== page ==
The new steamer Dundurn, recently purchased by the R.W.F. & A.B. McKay Co., for the Hamilton-Montreal line, is expected to reach Kingston tomorrow morning, being scheduled to leave Hamilton at ten o'clock, this morning, on her first trip.
The Dundurn is a new steamer, 200 feet in length and 31 foot beam, with three decks - main, promenade and awning - and is capable of accommodating 125 passengers, and carrying about 800 tons of freight. She is fitted with fore and aft compound engines and a Scotch boiler, carrying 125 pounds of steam pressure, making twelve knots per hour. The Dundurn enjoys the distinction of being one of the finest passenger boats on the great lakes.
The cabins are fitted up with red plush and mahogany furniture, while the walls are of oil finish in the natural wood. The floor is of a fine cement composition with fancy border.
At the top of the stairs is the ladies' cabin, decorated in ivory with trimmings of gold, fitted with new velvet carpets and furnished with mahogany furniture done in silk. The equipment of the mid-ship saloon is much the same as the ladies' cabin.
The splendid dining room contains accommodation for sixty passengers, and is supplied with furniture, trimmed in green leather. The dining table equipment is particularly fine.
On the starboard bow is the smoking room, fitted in green leather with fancy cement floor, while on the port bow is the officers' mess room, which is also splendidly furnished.
The staterooms are inviting and are supplied with hot and cold water, electric lights and electric bells. The floor is carpeted in rich velvet.
The awning deck is provided with large easy chairs for the gentlemen and rocking chairs for the ladies, and in fact everything that could be thought of is provided for the comfort and pleasure of the passengers. The boat is equipped with a powerful searchlight, and is lighted by a 350 light Westinghouse dynamo.
Capt. John Malcomson, of St. Catharines, is in charge, with T. Toupin, of Montreal, as first officer; Samuel A. Junkin, St. Catharines, purser, and James Adams, of Toronto, as chief engineer.
Steamers Caspian and Toronto went down the river today.
Sloop Granger arrived this morning with hay from Wolfe Island.
Steamer Alexandria, from Quebec to Olcott, N.Y., passed up last night.
Richardsons': schooner Robert Macdonald, from Wellington, with grain.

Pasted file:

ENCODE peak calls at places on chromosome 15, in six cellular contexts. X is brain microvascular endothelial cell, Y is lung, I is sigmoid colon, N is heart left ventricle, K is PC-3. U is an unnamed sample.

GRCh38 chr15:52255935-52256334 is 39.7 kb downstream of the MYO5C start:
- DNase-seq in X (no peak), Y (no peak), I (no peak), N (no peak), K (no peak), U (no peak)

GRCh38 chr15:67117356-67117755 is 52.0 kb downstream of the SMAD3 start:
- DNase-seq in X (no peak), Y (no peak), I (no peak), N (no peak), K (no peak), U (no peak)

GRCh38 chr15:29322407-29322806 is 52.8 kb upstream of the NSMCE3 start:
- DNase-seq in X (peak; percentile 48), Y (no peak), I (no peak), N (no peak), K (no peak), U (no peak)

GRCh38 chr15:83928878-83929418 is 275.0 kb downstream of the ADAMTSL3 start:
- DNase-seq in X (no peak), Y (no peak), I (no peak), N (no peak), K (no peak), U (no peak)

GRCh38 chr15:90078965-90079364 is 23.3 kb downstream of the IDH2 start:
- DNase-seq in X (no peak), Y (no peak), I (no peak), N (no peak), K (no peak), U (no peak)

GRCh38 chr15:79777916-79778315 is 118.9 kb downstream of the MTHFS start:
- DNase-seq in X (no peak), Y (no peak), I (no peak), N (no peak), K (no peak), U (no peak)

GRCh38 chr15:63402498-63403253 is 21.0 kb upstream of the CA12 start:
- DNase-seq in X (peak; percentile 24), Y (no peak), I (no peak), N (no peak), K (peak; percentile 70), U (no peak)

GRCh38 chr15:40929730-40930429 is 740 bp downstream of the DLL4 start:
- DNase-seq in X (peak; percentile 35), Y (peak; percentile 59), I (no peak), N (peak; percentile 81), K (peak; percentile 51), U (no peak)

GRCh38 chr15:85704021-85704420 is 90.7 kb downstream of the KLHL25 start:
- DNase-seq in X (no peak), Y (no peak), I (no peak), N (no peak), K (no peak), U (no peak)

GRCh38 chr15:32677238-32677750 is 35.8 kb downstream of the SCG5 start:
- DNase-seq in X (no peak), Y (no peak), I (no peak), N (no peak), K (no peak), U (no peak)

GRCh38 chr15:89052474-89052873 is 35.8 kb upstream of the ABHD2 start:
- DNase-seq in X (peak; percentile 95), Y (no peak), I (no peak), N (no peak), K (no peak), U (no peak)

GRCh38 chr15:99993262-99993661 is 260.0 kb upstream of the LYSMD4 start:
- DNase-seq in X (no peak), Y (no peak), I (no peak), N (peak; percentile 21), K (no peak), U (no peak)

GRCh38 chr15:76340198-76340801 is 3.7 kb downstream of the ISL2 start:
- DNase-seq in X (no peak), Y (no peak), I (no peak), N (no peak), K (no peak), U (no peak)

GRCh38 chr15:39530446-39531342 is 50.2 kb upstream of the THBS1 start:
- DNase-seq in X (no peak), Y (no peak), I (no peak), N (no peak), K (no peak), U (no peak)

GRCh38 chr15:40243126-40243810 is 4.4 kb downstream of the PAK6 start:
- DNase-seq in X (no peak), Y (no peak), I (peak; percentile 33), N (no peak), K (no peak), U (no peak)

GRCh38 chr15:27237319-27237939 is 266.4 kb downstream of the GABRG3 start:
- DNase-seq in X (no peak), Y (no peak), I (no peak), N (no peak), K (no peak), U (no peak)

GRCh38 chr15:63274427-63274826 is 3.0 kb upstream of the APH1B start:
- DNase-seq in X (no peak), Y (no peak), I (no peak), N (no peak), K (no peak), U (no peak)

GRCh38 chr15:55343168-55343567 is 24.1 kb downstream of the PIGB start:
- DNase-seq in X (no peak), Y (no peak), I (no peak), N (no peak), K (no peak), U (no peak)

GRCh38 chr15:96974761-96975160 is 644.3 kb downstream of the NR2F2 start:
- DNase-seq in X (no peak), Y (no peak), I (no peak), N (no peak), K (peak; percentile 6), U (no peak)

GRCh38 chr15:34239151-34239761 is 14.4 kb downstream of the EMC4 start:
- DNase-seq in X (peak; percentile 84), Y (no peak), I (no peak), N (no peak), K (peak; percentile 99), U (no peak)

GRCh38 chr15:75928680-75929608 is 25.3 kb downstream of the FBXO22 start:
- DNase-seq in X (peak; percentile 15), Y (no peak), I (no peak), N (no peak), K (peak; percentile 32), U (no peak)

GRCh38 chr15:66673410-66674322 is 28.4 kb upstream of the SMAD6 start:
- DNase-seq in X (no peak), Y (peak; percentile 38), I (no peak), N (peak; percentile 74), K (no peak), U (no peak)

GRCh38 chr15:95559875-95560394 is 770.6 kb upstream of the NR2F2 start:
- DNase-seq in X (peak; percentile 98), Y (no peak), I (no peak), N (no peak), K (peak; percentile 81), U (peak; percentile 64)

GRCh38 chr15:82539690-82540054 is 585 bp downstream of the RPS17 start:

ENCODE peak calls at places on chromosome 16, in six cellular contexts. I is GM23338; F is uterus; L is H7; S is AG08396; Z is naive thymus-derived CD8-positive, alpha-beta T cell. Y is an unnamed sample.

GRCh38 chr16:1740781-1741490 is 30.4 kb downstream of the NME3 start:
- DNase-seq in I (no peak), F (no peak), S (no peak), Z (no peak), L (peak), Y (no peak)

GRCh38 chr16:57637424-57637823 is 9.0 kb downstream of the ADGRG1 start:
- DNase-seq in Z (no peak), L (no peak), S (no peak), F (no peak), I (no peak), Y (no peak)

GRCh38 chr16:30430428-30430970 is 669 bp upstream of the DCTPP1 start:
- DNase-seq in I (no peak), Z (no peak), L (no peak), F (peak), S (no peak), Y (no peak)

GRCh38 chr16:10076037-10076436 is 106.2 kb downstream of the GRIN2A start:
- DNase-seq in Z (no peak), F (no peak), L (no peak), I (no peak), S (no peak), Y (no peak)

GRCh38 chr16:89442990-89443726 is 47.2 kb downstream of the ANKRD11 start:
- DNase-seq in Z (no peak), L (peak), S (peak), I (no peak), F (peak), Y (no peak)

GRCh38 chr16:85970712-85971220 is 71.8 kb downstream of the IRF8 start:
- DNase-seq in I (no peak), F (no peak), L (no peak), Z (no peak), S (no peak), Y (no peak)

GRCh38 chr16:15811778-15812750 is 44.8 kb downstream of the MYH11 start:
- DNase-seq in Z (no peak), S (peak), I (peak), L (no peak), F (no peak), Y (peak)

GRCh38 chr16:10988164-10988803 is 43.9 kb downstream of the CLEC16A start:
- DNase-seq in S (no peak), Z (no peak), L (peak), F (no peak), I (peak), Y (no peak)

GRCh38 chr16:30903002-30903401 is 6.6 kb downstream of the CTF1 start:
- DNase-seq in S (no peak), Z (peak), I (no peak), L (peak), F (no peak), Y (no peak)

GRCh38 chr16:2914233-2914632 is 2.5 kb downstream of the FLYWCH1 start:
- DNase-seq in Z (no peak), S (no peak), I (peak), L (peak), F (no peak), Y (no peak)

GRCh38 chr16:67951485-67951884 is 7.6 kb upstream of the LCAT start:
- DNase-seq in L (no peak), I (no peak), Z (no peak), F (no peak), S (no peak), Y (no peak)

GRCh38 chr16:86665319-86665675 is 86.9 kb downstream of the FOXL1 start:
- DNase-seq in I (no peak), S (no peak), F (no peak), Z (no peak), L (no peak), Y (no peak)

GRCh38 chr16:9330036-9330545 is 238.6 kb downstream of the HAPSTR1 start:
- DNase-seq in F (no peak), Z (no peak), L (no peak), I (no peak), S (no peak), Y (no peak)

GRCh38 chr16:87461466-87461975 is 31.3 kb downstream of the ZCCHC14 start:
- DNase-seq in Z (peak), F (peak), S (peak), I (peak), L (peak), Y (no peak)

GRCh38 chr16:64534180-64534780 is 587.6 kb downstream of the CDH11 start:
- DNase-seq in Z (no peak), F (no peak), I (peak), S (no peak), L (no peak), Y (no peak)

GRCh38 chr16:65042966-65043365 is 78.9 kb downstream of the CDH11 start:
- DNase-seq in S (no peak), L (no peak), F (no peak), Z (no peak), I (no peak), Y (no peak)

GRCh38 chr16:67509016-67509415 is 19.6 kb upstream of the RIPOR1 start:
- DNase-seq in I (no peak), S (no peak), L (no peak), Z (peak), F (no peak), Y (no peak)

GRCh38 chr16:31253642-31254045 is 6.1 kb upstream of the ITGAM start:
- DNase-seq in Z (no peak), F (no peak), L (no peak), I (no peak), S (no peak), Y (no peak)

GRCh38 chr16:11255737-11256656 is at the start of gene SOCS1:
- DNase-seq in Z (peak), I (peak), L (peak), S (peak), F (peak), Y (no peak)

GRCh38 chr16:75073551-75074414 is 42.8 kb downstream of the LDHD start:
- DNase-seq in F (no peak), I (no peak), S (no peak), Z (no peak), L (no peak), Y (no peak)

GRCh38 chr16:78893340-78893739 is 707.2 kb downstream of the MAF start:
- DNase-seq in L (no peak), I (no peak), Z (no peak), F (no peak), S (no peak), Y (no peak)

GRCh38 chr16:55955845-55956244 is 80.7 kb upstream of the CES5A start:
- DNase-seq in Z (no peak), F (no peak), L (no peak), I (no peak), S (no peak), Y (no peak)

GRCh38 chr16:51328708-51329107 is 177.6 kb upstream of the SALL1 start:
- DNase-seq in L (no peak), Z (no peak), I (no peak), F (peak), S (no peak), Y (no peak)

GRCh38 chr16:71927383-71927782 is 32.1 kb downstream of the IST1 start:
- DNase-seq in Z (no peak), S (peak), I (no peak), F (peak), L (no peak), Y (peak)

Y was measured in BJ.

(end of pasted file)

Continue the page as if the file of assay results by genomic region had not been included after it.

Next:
Steamer Rideau King made a trip to Clayton last night, and left for Ottawa this morning.
M.T. Co.: tug Thomson, from Montreal, with three light barges, returning with three of grain; steamer Fairmount and consorts Melrose and Quebec cleared for Fort William; steamer Rosemount will arrive from Fort William on Monday; tug Mary P. Hall, from Montreal, cleared on the return trip with two grain barges.
p.3 Died In California - Sarnia, July 14th - A.T. Moffatt, at one time one of the best known vessel owners on the great lakes, is dead at Oakland, Cal. Mr. Moffatt was formerly president and manager of the Moffatt tug line, and the Star Line passenger steamers at Port Huron, Mich., but of late years had been in the vessel business in San Francisco.
WILL TIE HER UP
Should She Attempt To Run An Excursion.
The new steamer Iroquois, of the Niagara and St. Lawrence Navigation company, will not, as advertised for Sunday, leave at 12:15 noon, for Alexandria Bay and Clayton, returning at 5:45 p.m. Fare 50 cents." This was the information given the Whig reporter at Swift's wharf today.
It is understood the custom officials warned the captain of the boat on her arrival in port, yesterday, that it would be a violation of a Canadian law to run an excursion out of a Canadian port on Sunday.
What permits the steamers North King and Kingston is the fact that they clear from an American and only make this a port of call, en route. It was the intention of the Iroquois to make Kingston her starting point. The board of trade were to have been given a complimentary trip among the islands.
"I am only acting on the law," said Clarke Hamilton, collector of customs, confirming the warning given to the Iroquois re the trip. "And if she attempts to go out I will tie her up." Joseph Nash, general passenger agent for the steamer Iroquois at Clayton, in discussing the refusal of the local customs officials to grant the steamer clearance out of Kingston on Sunday, claimed that he had recently taken up the matter with the commissioner and had been informed that the matter rested entirely in the hands of the collector of customs, who could use his own discretion in regard to the matter. Mr. Nash thought it rather strange that the R. & O. N. Co. and the Bay of Quinte Steamboat companies should be allowed clearance and the Iroquois refused the same. "What do you deem the cause of the trouble?" was asked. "Well it seems to be like a discrimination against an American company," replied Mr. Nash, "for the Canadian boats get clearance when making their usual runs on Sunday."
"Is your Sunday route the same as week days?" "Yes, the time table is a little different, but the route is the same."
"Then you will have to cancel the proposed trip for which invitations have been extended the members of the board of trade?"
"Yes, we will either tender it some week day or postpone it till the matter is settled and we see if we can arrange the trouble with the customs."
Mr. Nash stated that he would communicate the decision of the collector to headquarters at Buffalo, and then carry the question direct to Ottawa for an immediate decision.
p.8 Incidents of the Day - The officials of the board of trade deny the report that they were invited to an excursion on the steamer Iroquois on Sunday, or that they ever contemplated a trip. The report was given circulation without their knowledge.